One Brick at a Time

Well, of course, that’s how you build a house or other brick structure.

So what does it have to do with you and I?

That is how you get stronger, faster and tougher.

One brick at a time. It takes time and effort. It takes patience. It takes persistence. And sometimes it means taking a few steps back to re-adjust or re-hab injuries.

Now, Tiger Joe (I like his website, nice pics of the country and motorcycling) brought up an interesting point in a comment he made under the article entitled: “Get Stronger”.

It had to do with how to get into the type of training I mention and at what level of intensity a person would begin to train at. Now I’m not picking on Tiger Joe, he brought up a great point. Many probably wonder the same thing:

“How do I get into such training? Where do I begin?”

Well, I’ll try to answer that and a few other questions along the way.

Depending on where you are at in your training, you might have to jump into things at a lower intensity and a lower volume. Perhaps just one day a week to start.

Or maybe you are at that point in life where you can jump into the sort of training I have been talking about and tear it up right away.

It depends on so many factors: prior injuries, training experience, age, time available for recovery, etc.

one-arm sledge hits

As with anything, there is a learning curve, a period of the body adjusting to the movements, impact and implements.

So if this is new to you and you would like to try this sort of training out, I would suggest taking one thing at a time. Take a look at the various things you can train with. Ask yourself some questions:

What seems to interest me the most?

What do I think would give me the biggest return on my training time?

Is there a glaring weakness we need to work on and which implement would really target that area?

And for me, most importantly, what is going to give me the most satisfaction and fun in training with?

So, armed with such questions, we can now look at various implements we might start training with or possibly add to our current training. Such things as sandbags, rocks, tires, sleds, sledge hammers, body-weight, barbells, kettle-bells, dumbbells, ropes, etc.

Then, list out the answers to those questions above. Maybe training with sleds really intrigues us. Perhaps we are into running cross country on rougher terrain than the smooth-roadside running many people engage in. So we think about building up our leg strength with sleds. We think:

 “You know, I really need to build my ankles and knees up to be able to handle running on uneven, rocky, muddy, sandy terrain safer and faster. I think training with a sled could help me do that”.

So, go  buy or make a sled. Add it into your training, just a little at a time. Perhaps one training day the first week. Then two days the next week. Three days the third week. Just play with the sled, doing some pulls, some pushes, maybe some lateral walks dragging the sled. Nothing to failure or really pushing yourself. Just get use to the implement, how it feels training with it, how to do the various exercises with it.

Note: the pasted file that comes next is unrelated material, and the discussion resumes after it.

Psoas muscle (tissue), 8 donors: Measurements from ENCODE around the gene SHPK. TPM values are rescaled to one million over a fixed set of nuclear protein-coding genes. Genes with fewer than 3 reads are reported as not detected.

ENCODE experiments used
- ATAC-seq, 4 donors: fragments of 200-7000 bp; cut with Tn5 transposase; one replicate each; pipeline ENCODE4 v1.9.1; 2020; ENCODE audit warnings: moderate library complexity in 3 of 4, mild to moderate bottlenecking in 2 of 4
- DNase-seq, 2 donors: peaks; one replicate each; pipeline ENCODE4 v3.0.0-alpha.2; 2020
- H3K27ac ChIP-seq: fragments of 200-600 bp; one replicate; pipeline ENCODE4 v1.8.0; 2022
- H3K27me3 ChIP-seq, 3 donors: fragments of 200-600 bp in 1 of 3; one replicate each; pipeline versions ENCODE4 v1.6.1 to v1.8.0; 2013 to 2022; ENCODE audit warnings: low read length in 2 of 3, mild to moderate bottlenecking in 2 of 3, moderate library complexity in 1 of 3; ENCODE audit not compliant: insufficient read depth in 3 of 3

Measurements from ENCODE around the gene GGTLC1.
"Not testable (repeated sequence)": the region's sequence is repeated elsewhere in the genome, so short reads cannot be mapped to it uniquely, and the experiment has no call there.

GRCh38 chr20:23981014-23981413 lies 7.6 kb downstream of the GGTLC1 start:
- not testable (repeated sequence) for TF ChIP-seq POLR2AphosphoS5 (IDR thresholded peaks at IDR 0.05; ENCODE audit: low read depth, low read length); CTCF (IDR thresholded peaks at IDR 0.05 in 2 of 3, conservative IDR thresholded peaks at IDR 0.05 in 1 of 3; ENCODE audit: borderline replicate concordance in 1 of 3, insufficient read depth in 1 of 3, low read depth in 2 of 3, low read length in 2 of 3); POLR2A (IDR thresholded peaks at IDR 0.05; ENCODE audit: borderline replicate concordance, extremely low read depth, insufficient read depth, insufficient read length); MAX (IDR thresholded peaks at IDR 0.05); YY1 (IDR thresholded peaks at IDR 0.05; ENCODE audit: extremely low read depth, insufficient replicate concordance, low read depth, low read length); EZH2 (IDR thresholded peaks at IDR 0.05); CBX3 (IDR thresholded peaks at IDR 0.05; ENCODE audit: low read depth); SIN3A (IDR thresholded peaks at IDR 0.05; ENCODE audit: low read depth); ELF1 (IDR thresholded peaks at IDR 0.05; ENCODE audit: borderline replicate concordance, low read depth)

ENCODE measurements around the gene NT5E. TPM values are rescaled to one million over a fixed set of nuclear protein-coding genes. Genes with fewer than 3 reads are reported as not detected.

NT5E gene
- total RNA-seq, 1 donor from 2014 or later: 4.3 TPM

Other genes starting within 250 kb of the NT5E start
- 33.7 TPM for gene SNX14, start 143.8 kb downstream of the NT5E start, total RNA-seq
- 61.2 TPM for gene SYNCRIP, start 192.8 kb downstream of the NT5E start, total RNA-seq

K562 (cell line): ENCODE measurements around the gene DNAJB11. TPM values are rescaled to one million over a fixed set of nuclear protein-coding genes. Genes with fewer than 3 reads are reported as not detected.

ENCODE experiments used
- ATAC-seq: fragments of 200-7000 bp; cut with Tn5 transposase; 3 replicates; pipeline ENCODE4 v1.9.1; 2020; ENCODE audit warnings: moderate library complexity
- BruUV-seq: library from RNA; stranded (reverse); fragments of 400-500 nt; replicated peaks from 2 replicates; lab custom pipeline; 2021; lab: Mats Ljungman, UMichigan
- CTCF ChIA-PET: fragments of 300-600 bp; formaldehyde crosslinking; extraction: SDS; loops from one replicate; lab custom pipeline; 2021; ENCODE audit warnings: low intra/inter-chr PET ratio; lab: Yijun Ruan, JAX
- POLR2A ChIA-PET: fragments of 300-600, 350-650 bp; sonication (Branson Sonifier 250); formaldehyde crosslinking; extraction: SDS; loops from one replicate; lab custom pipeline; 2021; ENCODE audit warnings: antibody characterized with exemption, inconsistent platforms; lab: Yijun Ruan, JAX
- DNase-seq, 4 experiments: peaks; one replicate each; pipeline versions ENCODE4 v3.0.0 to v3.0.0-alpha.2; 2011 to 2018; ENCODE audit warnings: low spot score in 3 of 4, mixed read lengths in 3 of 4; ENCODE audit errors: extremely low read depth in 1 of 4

Perhaps plug the training in after the rest of your regular training. Then on your fourth week, try pushing the training a little more.

Does it make any old injuries feel better or worse?

Overall, does it make you feel stronger, faster, tougher, more mobile, agile?

Is it making your cross-country runs better, more enjoyable, faster?

If you have a sport or just enjoy competing in something for fun, does it make your performance better? Did training with that implement give you a mental edge during competition?

If you don’t compete in anything, and train just for the fun of it, you can still ask the same questions. Does it help your work harder with less fatigue if you have a labor intensive job? If you have other interests like hiking, hunting, golf, does it make those activities easier? And was it fun training with that implement? If it was, chances are you will keep doing it, and that is a big part in getting stronger, faster and tougher.

leveraging a slosh pipe

With any training implement, you will find some exercises and implements  easier than others. That’s part of the fun, finding what movement with a given implement really helps you become a more balanced person physically and mentally. You might find you have a particular strength. Now the temptation will be to focus on that. You can do that, but focusing more on areas where you notice a weakness will help you get that all-around strength you are after.

My suggestion would to be to pick an implement. Learn how to train with it. Have fun with it. Some days really push yourself training with it. Other days just use it for a warm-up. Work up to a heavier implement.  For example, start with a 6 pound sledge hammer if that’s all you can handle. Gradually, over time, work up to handling heavier and heavier sledge hammers, until you can comfortably swing a 16-20 pound sledge for time and or reps.

Some days use the lighter hammer and go for a longer period of time than normal or a lot more hits on the tire. Maybe see how fast you can get 50 hits on the tire in as hard as you can.  Other days swing a heavier sledge and take fewer hits on the tire, focusing on the rhythm and a more moderate hit.  Mix it up.

Note how it affects YOU.

loading up for the beat down

Then begin to explore another training implement.

Strength builds upon strength. Endurance in using a particular training implement comes from repeated exposure to using it.

But some training implements or tools, actually impact the body in a broader spectrum.

How so?

Well, training with just barbells, for example, will not make a person that much more effective in swinging a sledge hammer. If our trainee jumps right into pounding a tire with a 16lb sledge for 30 minutes, it will probably kick his you-know-what.

Or if a person always trains with just body-weight and decides to jump into training with a 100lb sandbag, same thing, it will give him a butt-kicking.

But what if our intrepid trainee starts out more gradually? He adds in a little sledge hammer work, building up his ability to handle the training implement. Once proficient at it, he than starts to incorporate some sandbag training into his routine.

Now to do this, he will have to make room in his training program. If he continues to do the volume and intensity of his old barbell routine while adding in the other implements, he will over-train and/or get injured or sick.